The Little Black School House: An unflinching look at the heart of racial inequality in Canada
Produced, Written and Directed by Sylvia D. Hamilton, Maroon Films Inc.
Music composed by Joe Sealy, Cinematography by Kent Nason, Edited by John Brett, Sound by Dan Stewart
This one-hour documentary unearths the story of the children, women, men who were students and teachers in Canada’s racially segregated schools. With a vibrant musical score composed by jazz legend, Joe Sealy, it is a poignant and unfailingly honest evocation of the struggle of African Canadians to gain dignity and equality through education. Extraordinary archival film footage, rare photographs, and touching first hand accounts from past students, teachers, historians and community leaders, are interwoven in this unflinching look at the heart of racial inequality in Canada. Shot on location in villages and cities in Ontario and Nova Scotia, the film is a compelling illustration of how many of the students who attended Canada’s all-Black schools look back on the experience with conflicted feelings: fondness for the dedication of their Black teachers, and outrage at being denied a right, fundamental to democracy in Canada: equal access to quality education.
Quotations from the film:
“There was a legal framework that permitted segregated schools.”
Professor Michelle Williams, Director of the Indigenous Black and Miqmaq Law Program, Dalhousie University
“Education was the most important facet of Black life.”
Elise Harding Davis, former curator of the North American Black Historical Museum.
“I remember going through school and thinking how denigrated and embarrassed I was by our books…I wanted to sink under the seat.”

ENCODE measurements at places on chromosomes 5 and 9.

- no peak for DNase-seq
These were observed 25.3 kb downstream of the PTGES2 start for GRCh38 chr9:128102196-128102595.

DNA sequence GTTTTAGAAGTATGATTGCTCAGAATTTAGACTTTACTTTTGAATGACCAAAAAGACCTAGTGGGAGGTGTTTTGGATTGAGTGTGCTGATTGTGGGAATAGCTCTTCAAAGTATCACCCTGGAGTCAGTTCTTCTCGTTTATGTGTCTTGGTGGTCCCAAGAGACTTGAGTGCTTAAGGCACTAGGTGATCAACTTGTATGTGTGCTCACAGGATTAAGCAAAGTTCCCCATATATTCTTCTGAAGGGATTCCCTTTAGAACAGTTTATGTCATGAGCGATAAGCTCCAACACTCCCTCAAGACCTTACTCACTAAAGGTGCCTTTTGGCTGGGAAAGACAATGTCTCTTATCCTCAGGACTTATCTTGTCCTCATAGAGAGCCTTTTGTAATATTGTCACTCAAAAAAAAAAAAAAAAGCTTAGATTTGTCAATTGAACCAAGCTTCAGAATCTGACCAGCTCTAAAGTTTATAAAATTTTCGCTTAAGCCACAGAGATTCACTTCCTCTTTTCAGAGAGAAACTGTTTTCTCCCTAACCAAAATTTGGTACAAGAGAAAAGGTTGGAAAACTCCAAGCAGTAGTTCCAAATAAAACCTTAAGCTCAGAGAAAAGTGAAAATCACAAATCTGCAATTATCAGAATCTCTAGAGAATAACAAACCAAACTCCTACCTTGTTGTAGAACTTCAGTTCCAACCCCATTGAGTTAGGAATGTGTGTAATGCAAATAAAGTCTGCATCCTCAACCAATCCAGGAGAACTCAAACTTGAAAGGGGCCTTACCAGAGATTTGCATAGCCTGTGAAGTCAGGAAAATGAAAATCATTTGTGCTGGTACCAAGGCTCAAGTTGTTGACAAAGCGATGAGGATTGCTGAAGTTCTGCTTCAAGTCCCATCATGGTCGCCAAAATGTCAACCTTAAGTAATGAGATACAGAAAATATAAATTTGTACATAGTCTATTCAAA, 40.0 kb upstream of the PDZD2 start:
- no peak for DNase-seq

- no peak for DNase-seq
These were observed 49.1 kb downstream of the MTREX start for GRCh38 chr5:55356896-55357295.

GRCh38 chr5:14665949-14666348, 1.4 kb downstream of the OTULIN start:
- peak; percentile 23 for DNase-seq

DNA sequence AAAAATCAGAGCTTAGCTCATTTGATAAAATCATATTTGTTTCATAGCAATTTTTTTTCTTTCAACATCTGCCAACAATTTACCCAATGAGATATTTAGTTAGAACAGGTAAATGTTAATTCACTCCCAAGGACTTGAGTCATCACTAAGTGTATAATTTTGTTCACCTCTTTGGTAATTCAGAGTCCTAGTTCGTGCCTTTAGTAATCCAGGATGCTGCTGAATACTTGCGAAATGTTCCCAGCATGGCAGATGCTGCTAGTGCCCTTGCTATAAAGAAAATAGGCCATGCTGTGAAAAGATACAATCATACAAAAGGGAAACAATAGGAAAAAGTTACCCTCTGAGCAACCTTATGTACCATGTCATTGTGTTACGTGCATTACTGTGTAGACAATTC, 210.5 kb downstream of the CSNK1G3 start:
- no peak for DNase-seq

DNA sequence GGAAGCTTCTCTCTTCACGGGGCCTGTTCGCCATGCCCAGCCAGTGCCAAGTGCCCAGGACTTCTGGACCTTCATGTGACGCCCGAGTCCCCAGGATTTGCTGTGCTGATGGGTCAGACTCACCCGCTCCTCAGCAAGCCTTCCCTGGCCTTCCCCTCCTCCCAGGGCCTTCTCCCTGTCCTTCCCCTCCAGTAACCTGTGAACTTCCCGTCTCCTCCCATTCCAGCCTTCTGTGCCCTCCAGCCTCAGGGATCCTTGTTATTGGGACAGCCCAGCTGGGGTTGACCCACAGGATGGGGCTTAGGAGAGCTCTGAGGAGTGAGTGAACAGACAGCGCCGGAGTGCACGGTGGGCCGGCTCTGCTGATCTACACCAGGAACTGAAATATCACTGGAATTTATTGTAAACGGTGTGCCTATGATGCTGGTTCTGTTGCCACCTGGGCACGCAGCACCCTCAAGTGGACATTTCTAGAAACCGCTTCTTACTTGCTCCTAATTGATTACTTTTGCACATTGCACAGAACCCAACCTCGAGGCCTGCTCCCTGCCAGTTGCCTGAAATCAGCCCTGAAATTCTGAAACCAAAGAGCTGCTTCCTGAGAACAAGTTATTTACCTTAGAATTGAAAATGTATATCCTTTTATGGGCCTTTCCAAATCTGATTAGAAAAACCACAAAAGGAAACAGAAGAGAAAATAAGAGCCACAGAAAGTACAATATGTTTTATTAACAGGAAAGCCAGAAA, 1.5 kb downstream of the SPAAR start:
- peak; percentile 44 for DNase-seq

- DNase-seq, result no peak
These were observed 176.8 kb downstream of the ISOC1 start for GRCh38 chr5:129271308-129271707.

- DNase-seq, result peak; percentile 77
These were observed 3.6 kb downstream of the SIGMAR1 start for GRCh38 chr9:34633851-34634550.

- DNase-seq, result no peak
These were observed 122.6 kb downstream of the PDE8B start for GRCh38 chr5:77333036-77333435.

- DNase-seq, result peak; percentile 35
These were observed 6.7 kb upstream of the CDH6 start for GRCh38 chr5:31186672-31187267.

Thelma Coward Ince, Community Elder
“I told myself when I become a teacher I’m going to change all these negative things I had to cope with.”
Florence Bauld, Retired teacher
Stories from The Little Black School House by Sylvia D. Hamilton
This article explores the history and memory of Canada’s all-Black segregated schools and the attendant struggle of African Canadians to ensure that their children have access to the full educational opportunities promised by Canadian society. Through advocacy, and a legacy of resistance, and by dint of committed work, teachers, community leaders, and parents fought for many generations to turn the ‘promise’ of freedom into reality.
Canadians can no longer engage in the dance of denial about the misery caused by the forced evacuation of Aboriginal and Inuit children when they were ripped from their families only to be placed in separate, segregated residential facilities, which, while called “schools,” bore little resemblance to the caring, nurturing educational environment this word evokes. Rather, they were locations, sites of memory, where abuse and racism reigned. Why did this happen? In a word: race, the socially, not biologically constructed category that has stratified and negatively affected humans for generations, and what theorist W.E.B. Dubois spoke of when he said, “[t]he problem of the Twentieth Century is the problem of the color line.”1 What is not widely known or remembered is that in two Canadian provinces, because of their race, a large number of African Canadian children were also required by law to attend separate, segregated schools.
Full Article here: http://speakingmytruth.ca/?page_id=612
“Hurtful Times Documentary exposes history of Canada’s segregated schools”
“The Little Black Schoolhouse” – by Marie Weeren, Dalhousie News – Dalhousie University
Video Extracts from a lecture at Simon Fraser University
The Backstory of the Film
Visual Landscape and Film Structure
The Role of Music
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